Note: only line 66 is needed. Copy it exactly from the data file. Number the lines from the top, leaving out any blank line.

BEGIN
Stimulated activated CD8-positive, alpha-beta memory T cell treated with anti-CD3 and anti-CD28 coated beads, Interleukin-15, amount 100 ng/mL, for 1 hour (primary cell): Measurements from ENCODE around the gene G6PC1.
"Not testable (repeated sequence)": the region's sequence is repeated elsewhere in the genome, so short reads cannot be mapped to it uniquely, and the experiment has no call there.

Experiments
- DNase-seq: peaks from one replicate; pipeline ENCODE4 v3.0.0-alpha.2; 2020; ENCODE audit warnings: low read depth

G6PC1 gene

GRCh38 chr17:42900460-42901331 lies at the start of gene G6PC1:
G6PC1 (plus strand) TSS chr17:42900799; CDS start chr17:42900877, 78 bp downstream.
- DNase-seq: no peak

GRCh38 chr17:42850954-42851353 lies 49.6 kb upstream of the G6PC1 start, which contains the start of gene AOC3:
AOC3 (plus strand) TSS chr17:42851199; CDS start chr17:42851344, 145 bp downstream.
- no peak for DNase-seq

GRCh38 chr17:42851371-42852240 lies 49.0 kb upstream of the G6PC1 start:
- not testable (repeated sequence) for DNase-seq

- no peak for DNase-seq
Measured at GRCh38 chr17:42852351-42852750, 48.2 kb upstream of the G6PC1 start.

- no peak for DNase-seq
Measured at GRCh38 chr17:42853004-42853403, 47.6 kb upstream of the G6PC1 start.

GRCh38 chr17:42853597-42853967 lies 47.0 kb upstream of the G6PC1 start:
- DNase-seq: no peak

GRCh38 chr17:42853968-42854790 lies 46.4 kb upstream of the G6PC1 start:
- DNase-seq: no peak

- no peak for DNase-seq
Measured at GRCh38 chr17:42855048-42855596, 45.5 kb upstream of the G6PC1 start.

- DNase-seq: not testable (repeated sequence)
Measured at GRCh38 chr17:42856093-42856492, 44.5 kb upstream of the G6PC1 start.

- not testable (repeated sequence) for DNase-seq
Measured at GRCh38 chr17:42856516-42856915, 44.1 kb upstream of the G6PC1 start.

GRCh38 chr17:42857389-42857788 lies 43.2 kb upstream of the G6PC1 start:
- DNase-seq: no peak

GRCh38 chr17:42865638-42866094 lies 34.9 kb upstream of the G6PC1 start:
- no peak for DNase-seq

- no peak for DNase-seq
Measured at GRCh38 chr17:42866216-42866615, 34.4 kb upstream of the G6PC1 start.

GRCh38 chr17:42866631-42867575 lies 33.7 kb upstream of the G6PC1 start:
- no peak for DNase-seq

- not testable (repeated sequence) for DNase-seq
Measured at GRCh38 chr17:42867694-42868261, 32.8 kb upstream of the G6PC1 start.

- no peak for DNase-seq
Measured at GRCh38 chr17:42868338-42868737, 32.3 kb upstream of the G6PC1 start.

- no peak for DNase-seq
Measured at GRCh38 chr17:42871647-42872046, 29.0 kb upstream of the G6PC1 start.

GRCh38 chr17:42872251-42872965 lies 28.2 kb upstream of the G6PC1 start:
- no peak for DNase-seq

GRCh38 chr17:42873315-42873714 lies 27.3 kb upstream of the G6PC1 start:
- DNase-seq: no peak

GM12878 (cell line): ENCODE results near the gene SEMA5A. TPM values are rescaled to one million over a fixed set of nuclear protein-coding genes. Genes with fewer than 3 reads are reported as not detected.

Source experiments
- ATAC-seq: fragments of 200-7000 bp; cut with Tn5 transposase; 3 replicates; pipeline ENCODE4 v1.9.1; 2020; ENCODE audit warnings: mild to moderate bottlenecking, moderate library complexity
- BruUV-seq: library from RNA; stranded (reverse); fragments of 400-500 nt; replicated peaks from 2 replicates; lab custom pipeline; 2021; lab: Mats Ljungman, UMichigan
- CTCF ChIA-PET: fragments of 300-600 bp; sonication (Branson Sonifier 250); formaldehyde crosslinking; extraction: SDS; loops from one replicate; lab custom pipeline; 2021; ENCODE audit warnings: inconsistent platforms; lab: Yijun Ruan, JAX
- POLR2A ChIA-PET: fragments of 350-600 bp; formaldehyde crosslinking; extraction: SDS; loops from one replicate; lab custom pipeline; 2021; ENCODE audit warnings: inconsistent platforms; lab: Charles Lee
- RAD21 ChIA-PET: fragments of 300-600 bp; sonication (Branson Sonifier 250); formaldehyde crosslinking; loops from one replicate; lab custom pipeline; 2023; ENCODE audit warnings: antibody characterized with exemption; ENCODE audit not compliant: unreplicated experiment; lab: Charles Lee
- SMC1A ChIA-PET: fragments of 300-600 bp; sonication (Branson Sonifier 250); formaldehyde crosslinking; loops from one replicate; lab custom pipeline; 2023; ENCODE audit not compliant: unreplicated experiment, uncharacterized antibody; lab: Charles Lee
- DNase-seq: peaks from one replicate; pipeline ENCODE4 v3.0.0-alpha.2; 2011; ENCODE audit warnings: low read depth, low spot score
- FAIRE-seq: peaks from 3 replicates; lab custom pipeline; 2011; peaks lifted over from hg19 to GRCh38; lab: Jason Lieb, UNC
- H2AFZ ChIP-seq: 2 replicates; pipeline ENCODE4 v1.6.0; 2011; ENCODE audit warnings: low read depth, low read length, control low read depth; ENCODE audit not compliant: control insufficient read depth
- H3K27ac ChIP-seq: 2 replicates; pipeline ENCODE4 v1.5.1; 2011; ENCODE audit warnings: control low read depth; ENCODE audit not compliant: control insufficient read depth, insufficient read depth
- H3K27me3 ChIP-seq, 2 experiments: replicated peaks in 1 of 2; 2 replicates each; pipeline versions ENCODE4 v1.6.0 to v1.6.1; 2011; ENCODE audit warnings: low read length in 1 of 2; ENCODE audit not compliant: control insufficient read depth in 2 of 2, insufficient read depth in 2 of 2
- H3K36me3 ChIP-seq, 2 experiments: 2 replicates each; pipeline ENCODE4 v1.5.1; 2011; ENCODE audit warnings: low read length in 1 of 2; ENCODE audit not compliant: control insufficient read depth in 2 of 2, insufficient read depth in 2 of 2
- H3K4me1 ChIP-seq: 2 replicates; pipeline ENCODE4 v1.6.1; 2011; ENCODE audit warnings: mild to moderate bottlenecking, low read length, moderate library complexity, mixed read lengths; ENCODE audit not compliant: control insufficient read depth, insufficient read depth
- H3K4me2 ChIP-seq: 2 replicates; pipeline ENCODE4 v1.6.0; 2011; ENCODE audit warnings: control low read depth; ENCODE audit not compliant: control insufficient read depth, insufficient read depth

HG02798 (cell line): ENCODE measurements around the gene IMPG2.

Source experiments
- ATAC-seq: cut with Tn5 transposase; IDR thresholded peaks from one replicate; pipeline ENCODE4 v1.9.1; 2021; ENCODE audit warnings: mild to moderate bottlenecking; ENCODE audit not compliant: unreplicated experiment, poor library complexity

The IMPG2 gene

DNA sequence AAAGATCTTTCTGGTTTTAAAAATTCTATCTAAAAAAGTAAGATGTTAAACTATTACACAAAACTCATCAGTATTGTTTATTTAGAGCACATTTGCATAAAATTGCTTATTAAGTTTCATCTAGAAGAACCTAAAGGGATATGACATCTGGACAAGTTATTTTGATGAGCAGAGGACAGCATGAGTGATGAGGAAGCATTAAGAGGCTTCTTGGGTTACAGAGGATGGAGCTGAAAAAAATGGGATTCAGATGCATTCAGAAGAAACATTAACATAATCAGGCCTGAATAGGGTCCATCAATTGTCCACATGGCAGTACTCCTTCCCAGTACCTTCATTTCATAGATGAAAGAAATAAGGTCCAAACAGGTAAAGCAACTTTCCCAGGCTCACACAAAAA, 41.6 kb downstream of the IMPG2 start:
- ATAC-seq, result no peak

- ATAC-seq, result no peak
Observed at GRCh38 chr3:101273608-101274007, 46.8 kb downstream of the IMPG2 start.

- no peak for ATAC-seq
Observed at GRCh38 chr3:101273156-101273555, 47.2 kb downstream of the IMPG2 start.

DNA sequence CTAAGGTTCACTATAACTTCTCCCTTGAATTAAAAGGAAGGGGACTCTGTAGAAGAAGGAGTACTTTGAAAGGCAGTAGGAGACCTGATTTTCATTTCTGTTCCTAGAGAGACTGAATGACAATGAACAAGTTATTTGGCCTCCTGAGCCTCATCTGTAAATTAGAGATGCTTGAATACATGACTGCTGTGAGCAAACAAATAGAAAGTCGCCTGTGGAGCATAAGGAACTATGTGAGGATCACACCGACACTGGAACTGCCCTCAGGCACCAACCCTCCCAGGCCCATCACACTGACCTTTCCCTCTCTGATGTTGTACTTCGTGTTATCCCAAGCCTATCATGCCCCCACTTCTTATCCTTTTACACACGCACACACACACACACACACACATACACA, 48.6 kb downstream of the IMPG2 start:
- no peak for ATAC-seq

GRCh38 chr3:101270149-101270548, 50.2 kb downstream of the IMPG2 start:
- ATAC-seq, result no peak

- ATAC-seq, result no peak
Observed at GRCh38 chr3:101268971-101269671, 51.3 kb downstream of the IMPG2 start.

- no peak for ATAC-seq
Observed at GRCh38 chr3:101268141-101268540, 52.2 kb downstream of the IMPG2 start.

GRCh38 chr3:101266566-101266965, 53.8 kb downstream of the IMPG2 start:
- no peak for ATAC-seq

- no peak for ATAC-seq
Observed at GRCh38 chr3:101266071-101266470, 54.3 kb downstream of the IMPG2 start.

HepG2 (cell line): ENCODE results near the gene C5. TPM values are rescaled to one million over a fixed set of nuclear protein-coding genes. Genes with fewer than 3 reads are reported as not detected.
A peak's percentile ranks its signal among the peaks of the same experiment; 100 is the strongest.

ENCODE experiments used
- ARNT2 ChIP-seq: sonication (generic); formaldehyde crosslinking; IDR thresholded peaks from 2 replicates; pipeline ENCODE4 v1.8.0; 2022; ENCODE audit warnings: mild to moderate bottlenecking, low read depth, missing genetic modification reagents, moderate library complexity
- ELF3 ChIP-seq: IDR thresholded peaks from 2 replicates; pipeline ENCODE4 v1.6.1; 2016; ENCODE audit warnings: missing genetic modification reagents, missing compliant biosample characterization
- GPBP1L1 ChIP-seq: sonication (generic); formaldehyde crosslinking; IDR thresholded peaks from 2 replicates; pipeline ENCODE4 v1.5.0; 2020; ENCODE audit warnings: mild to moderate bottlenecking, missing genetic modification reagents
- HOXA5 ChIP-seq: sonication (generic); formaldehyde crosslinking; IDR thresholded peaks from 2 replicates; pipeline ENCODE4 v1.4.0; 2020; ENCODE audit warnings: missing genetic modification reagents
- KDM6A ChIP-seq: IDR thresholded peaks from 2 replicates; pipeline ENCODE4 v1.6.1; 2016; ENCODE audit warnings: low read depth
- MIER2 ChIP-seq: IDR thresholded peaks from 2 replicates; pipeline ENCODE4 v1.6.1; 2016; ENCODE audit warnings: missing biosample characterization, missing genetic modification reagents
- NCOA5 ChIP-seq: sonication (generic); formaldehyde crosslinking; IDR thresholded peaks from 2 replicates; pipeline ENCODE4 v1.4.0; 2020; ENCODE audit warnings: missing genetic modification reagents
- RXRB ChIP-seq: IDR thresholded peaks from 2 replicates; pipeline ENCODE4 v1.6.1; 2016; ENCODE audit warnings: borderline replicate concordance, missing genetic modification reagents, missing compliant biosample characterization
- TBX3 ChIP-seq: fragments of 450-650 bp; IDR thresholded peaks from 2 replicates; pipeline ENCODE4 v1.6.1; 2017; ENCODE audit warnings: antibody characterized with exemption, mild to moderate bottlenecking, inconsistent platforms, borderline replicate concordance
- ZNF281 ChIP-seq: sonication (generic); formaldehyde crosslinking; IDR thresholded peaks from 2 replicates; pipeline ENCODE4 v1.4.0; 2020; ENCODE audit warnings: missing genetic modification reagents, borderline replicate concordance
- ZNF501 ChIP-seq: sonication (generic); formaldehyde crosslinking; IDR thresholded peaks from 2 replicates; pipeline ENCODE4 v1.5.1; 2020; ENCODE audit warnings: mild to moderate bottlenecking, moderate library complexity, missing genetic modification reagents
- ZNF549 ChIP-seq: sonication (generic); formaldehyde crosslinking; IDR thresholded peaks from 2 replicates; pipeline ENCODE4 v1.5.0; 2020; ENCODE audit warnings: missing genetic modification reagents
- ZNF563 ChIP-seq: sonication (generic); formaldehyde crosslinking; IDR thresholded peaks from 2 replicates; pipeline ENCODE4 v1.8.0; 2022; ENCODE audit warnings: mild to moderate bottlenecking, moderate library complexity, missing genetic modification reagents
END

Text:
DNA sequence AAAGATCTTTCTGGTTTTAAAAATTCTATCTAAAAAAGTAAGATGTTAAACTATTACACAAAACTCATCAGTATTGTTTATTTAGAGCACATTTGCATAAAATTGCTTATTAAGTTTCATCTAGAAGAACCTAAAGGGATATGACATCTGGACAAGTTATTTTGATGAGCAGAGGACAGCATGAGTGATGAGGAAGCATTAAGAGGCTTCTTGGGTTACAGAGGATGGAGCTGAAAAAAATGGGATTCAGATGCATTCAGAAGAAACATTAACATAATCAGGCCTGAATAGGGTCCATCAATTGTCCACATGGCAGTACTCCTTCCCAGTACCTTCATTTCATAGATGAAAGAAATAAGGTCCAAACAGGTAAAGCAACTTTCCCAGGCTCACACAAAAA, 41.6 kb downstream of the IMPG2 start: